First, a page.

Conference – 1996 Introduction Malcolm Edey

During the past two decades financial systems world-wide have developed rapidly in terms of size, industry structure, and the range of products and services produced. In Australia the size of the financial system, measured by total assets, has approximately doubled relative to nominal GDP in the past twenty years, while in a number of other countries the growth has been even more dramatic. More importantly, there have been major changes in the range and mix of financial-sector activities and in competitive conditions for the participants. Examples include the spectacular growth in financial-market trading, including the newly developing derivatives markets, considerable product innovation in retail and commercial banking, and the development of new payment and transaction technologies. At the same time, the competitive environment is being reshaped by the increasing scope for new providers of financial services to enter traditional markets, or for existing providers to cross traditional boundaries.

These developments have stimulated considerable debate about the future of the financial system. Among the issues raised have been the likely roles of the established financial institutions, the extent to which traditional dividing lines within the financial sector will remain meaningful, and possible implications of further structural change for regulatory and supervisory policies. The papers commissioned for this volume are aimed at exploring those issues. They are divided into three parts: the papers in Part I present the recent trends, place them in historical and international perspective, and analyse some of the main driving forces; those in Part II consider possible future developments and their implications for finance-industry participants; and Part III focuses on issues for financial regulatory policy.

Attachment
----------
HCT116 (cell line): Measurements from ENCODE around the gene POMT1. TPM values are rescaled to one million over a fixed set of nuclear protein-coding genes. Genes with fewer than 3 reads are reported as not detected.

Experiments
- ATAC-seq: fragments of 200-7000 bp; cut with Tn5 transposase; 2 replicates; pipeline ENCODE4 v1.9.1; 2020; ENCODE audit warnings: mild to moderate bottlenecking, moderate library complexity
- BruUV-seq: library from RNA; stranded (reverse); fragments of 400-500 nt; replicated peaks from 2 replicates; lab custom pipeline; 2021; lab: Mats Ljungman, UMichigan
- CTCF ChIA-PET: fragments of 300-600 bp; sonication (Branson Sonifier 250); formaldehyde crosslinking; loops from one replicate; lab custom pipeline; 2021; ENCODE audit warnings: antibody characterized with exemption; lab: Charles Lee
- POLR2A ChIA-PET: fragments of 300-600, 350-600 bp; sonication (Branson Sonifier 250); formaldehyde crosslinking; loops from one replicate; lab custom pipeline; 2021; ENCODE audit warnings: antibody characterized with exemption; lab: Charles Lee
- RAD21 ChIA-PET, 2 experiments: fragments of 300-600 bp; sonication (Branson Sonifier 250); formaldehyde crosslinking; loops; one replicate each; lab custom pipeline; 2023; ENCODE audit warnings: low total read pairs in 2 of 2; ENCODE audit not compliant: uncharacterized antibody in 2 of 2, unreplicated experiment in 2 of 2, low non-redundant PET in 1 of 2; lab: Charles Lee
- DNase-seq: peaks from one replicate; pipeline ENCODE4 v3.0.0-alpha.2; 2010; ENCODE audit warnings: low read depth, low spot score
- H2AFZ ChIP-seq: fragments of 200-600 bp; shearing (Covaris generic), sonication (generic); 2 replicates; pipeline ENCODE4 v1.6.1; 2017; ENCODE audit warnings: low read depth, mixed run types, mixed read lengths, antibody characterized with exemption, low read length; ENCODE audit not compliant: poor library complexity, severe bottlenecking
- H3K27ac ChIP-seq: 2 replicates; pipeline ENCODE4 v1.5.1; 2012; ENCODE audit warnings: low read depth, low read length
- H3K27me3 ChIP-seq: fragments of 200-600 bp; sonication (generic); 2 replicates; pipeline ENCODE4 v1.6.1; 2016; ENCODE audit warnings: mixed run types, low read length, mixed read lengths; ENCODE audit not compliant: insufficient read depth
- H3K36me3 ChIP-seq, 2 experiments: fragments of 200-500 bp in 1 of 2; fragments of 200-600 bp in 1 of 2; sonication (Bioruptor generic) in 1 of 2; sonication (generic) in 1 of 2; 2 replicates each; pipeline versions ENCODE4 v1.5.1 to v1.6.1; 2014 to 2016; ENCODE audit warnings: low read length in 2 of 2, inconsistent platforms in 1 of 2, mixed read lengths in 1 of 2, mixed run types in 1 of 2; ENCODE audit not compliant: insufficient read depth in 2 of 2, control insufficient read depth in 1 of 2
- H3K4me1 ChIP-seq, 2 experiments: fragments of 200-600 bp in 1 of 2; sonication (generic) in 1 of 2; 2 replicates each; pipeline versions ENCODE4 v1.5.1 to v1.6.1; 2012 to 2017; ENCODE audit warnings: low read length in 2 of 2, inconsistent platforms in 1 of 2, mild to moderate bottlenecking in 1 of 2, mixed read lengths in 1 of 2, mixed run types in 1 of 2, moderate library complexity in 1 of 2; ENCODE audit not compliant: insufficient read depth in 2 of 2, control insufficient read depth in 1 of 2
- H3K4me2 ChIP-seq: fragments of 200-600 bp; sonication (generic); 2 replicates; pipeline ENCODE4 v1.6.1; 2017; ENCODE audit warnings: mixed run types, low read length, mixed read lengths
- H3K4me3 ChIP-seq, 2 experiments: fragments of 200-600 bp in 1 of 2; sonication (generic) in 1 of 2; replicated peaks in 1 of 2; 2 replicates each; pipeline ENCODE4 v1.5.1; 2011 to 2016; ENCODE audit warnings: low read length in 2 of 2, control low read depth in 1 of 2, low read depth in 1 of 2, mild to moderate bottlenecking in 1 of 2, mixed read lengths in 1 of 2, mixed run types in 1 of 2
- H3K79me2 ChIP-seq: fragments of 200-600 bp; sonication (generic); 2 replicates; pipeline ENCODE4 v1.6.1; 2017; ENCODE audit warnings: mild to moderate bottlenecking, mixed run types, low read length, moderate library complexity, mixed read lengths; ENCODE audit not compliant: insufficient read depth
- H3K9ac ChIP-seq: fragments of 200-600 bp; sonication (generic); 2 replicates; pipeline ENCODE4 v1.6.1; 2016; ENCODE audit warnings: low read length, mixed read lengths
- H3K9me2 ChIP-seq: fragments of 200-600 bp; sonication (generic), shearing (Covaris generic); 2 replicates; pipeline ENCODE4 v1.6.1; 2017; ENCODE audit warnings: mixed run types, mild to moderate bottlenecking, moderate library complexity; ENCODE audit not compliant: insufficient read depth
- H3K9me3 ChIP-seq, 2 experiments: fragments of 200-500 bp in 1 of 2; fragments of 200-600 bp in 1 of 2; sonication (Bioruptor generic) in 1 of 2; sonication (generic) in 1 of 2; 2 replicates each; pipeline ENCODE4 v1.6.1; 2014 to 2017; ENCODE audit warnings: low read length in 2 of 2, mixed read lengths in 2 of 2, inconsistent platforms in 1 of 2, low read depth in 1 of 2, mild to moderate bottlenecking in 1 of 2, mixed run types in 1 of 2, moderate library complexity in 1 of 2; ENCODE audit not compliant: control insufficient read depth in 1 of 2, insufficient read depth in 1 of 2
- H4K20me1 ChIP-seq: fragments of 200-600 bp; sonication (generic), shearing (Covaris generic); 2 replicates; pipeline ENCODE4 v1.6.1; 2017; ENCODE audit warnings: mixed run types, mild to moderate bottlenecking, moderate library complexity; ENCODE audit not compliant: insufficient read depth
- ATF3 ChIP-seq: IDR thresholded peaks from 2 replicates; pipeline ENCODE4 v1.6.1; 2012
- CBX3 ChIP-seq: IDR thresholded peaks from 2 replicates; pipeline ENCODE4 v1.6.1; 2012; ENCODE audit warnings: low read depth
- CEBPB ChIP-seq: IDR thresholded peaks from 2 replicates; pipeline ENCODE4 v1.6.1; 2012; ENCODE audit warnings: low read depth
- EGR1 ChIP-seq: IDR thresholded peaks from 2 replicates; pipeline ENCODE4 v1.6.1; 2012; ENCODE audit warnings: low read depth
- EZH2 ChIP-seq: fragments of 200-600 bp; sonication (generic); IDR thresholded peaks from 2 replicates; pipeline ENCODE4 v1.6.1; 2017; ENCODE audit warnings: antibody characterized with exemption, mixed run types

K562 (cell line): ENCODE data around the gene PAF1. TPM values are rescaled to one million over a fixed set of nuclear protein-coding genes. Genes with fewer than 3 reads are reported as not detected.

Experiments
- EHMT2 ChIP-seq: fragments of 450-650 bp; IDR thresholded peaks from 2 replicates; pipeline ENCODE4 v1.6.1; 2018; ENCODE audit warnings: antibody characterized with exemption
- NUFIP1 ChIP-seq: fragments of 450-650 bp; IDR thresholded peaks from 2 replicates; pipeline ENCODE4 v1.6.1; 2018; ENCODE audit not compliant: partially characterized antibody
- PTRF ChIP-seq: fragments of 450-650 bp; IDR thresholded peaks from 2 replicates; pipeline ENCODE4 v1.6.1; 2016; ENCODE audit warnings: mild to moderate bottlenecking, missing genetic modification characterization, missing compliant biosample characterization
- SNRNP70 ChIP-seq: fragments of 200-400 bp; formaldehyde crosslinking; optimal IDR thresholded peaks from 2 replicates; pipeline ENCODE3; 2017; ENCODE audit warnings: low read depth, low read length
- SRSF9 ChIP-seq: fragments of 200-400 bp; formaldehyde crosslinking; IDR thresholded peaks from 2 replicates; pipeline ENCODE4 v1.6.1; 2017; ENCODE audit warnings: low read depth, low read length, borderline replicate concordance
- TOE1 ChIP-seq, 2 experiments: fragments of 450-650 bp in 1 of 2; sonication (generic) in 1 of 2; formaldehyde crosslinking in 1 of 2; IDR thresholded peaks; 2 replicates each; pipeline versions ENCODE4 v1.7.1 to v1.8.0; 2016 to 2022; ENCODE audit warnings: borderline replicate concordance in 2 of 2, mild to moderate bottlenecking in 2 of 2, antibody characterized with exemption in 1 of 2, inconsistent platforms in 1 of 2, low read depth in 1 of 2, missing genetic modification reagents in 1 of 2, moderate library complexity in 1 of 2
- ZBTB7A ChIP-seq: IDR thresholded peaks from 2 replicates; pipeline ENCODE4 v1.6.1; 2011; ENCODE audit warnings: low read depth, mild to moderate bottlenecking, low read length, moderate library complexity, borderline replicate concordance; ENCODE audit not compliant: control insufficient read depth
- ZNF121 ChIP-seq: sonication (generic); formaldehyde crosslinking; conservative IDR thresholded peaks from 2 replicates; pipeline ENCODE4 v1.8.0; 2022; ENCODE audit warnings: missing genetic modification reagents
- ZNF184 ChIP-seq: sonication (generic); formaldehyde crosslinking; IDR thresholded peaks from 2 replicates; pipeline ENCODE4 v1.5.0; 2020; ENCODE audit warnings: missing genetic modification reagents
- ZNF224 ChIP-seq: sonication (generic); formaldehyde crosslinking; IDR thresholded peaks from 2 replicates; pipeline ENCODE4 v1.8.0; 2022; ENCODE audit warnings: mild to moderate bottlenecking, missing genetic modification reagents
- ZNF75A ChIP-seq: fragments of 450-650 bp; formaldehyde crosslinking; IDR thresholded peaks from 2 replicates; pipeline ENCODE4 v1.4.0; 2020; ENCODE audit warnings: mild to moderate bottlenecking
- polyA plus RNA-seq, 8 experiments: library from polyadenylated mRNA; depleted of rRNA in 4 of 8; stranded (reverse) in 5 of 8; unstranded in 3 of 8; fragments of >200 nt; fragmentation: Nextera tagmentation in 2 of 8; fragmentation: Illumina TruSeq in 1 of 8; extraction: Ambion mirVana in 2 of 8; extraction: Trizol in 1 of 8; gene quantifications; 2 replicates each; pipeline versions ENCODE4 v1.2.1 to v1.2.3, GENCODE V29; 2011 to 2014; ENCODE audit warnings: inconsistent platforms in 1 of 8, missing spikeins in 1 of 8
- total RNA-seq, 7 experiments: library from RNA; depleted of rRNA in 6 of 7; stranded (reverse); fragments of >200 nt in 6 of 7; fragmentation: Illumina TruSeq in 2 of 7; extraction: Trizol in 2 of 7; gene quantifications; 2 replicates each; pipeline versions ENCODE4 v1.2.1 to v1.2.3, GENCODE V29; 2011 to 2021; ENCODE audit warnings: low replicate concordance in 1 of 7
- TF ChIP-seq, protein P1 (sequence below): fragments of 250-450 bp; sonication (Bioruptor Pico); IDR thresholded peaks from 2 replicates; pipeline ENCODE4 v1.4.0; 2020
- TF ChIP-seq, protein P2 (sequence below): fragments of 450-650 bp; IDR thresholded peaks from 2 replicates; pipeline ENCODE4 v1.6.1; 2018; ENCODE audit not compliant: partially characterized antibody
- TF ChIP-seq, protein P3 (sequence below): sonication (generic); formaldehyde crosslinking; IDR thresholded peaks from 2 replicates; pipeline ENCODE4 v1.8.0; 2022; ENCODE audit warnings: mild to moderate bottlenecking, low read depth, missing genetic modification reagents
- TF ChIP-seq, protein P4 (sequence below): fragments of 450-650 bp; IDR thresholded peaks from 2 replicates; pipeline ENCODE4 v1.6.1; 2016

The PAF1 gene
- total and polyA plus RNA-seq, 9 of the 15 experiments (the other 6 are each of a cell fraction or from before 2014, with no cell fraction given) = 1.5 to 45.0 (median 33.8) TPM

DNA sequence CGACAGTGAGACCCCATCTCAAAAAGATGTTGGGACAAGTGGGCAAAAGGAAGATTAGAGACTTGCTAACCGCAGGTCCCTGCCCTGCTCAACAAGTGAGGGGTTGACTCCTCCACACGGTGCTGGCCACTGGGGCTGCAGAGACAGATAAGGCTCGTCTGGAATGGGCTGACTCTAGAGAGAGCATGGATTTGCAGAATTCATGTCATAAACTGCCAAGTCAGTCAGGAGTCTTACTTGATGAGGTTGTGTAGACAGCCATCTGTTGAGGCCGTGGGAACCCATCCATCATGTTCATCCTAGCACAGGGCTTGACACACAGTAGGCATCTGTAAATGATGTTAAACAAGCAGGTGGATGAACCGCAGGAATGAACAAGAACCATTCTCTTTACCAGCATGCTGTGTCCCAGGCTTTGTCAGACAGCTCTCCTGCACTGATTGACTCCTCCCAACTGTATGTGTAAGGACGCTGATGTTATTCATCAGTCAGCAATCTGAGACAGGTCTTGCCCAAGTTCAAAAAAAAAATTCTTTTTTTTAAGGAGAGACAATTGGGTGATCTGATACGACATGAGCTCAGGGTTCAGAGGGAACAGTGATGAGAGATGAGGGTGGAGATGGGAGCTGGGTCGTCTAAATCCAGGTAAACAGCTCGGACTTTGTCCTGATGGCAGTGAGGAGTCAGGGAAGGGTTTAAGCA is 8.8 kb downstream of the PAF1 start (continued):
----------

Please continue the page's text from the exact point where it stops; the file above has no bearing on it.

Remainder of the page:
Historical Perspectives

The process of financial change can be viewed as being driven by a combination of demand and supply factors. On the demand side, rising real incomes and long-term demographic trends are likely to have contributed both to the overall growth in financial activity and to broad shifts in its composition. In particular there is a strong tendency internationally for the relative size of financial sectors to increase as real incomes rise; that is, as societies become wealthier, an increasing proportion of wealth tends to be held in financial form. Rising financial wealth in turn has generally been associated with a shift in its composition, with a greater proportion held in financial investment products as opposed to more traditional deposit instruments. This trend is likely to have been stimulated in part by the increasing focus on retirement savings as populations age.

Another important influence on the demand for financial services has come from major shifts in the financing requirements of governments. Particularly important were the increases in government deficits in the 1970s and 1980s, which created major additional demands for services associated with marketing, trading and investing in government securities. In many countries, including Australia, this occurred at a time of high and variable inflation which meant that existing methods of selling government debt under administered interest rates became increasingly ineffective. The result was a general move to market-based methods of issuing government securities which complemented and stimulated the growth of financial markets more generally.

Notwithstanding the importance of these influences it is arguable that supply-side factors – that is, factors related to the cost structure and competitive environment within the financial sector – have been at least as important in shaping longer-term developments.